O my Lord and my God, my All! I know that Thou alone canst make me contented in this life and in the next. But I will not love Thee for my own contentment; I will love Thee to content Thy divine Heart. I wish this to be my peace, my only satisfaction during my whole life, to unite my will to Thy holy will, even should I have to suffer pain in order to do this. Thou art my God, I am Thy creature.

II. St. Teresa used to say that one drop of heavenly consolation is worth more than all the delights of the world. Father Charles of Lorraine, having become a Religious, said that God, by one moment of the happiness that He gave him to feel in Religion, superabundantly paid him for all he had left for God. Hence his jubilation was sometimes so great that, when alone in his cell, he could not help dancing for very joy. The Blessed Seraphino of Ascoli, a Capuchin Lay-brother, said that he would not exchange a foot length of his cord for all the kingdoms of the world.

Oh, what contentment does he not find, who, having left all for God is able to say with St. Francis: "My God and my All!" and to see himself thus freed from the servitude of the world, from the thraldom of worldly fashion, and from all purely earthly affections. This is the liberty enjoyed by the children of God, and such good Religious are. It is true that in the beginning, the deprivation of the reunions and pastimes of the world, the observances in Community and of the Rules, seem to be thorns; but these thorns, as Our Lord said to St. Bridget, will all become flowers and delights of Paradise to him who courageously bears their first prickles, and then he will taste on earth that peace which, St. Paul says, surpasseth all the gratification of the senses, the enjoyments of feasts, of banquets, and other pleasures of the world: The peace of God which surpasseth all understanding (Phil. iv. 7). And what greater peace can there be than to know that one pleases God?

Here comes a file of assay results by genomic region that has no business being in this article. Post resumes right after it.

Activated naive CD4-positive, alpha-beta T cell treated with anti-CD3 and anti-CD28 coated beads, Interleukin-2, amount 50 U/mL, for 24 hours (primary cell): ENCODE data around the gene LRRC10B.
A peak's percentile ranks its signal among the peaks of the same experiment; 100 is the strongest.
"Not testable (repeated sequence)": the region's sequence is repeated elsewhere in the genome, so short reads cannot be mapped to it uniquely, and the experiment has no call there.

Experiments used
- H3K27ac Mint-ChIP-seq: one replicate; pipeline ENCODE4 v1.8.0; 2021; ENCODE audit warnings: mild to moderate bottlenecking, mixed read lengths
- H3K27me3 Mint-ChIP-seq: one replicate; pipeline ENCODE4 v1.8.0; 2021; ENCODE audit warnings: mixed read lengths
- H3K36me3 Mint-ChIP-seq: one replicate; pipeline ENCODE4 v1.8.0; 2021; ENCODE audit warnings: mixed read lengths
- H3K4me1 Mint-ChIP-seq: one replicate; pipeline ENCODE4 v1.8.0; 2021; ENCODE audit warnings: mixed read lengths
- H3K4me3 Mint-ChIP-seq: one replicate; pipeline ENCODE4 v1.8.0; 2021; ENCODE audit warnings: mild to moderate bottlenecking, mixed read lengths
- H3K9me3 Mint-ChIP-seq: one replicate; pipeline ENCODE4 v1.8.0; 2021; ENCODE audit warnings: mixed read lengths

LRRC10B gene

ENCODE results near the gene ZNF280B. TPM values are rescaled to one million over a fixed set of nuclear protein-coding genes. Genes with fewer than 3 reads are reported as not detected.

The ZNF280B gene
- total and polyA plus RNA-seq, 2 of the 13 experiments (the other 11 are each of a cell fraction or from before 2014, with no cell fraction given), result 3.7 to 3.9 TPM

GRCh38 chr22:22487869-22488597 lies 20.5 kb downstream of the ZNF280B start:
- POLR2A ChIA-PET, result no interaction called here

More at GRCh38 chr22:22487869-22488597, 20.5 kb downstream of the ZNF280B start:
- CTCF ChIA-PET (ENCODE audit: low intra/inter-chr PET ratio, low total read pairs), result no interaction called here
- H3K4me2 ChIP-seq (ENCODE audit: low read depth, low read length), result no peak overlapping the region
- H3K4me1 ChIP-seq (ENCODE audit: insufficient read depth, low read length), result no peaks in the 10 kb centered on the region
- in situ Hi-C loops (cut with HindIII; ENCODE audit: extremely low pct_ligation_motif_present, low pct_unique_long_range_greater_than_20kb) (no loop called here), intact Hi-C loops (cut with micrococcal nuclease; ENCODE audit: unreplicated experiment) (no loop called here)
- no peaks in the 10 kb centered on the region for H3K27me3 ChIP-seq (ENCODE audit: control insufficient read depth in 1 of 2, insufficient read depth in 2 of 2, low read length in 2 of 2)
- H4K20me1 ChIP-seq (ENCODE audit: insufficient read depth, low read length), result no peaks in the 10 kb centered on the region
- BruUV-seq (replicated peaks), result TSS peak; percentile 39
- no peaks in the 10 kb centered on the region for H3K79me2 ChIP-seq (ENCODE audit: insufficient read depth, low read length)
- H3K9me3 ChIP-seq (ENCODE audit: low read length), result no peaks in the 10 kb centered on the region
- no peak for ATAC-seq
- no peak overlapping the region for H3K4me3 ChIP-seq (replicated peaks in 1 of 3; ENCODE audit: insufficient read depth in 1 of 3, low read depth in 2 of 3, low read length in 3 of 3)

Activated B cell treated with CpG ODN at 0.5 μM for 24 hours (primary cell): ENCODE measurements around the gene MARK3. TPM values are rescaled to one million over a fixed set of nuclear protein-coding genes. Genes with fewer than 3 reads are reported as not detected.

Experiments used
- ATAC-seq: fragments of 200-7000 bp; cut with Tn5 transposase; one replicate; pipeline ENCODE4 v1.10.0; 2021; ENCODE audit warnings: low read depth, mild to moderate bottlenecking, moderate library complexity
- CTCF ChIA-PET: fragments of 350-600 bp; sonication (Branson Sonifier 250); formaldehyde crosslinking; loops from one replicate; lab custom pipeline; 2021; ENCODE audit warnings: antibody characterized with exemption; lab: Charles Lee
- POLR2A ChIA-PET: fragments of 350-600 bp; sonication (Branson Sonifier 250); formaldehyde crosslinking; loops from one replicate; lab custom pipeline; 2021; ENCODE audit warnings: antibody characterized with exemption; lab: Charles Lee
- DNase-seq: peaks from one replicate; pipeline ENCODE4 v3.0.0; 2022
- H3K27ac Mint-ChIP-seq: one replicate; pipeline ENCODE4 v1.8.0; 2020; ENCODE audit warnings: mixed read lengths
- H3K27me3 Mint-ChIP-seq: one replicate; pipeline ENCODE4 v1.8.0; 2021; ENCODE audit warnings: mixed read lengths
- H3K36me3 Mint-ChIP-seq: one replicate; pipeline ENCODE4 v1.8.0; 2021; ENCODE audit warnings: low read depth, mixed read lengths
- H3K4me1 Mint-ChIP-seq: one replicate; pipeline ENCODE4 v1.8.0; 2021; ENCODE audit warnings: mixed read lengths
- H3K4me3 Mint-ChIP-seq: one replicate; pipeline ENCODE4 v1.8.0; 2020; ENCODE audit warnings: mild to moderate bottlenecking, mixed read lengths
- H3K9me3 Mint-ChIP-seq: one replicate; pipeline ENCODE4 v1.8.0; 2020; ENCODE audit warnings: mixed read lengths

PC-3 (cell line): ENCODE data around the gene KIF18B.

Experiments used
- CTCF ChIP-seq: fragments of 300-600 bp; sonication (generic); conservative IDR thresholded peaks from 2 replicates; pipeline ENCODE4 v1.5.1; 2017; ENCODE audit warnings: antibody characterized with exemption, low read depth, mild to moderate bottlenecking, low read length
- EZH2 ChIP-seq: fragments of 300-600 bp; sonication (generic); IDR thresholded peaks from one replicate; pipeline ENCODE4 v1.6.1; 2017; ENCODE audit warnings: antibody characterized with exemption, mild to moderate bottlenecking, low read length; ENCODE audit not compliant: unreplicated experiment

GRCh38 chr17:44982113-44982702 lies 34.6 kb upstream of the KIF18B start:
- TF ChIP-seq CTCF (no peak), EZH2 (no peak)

And what greater good can I hope for than to please Thee, my Lord and my God, Who hast been so partial in Thy love towards me. Thou, O my Jesus, hast left Heaven to live for love of me a poor and mortified life. I leave all to live only for Thee, my most Blessed Redeemer. I love Thee with my whole heart. If only Thou wilt give me the grace to love Thee, treat me as Thou pleasest.

O Mary, Mother of God, protect me and render me like to thee, not in thy glory which I do not deserve, but in pleasing God, and obeying His Holy Will, as thou didst. Amen.

Spiritual Reading



I. From Comforts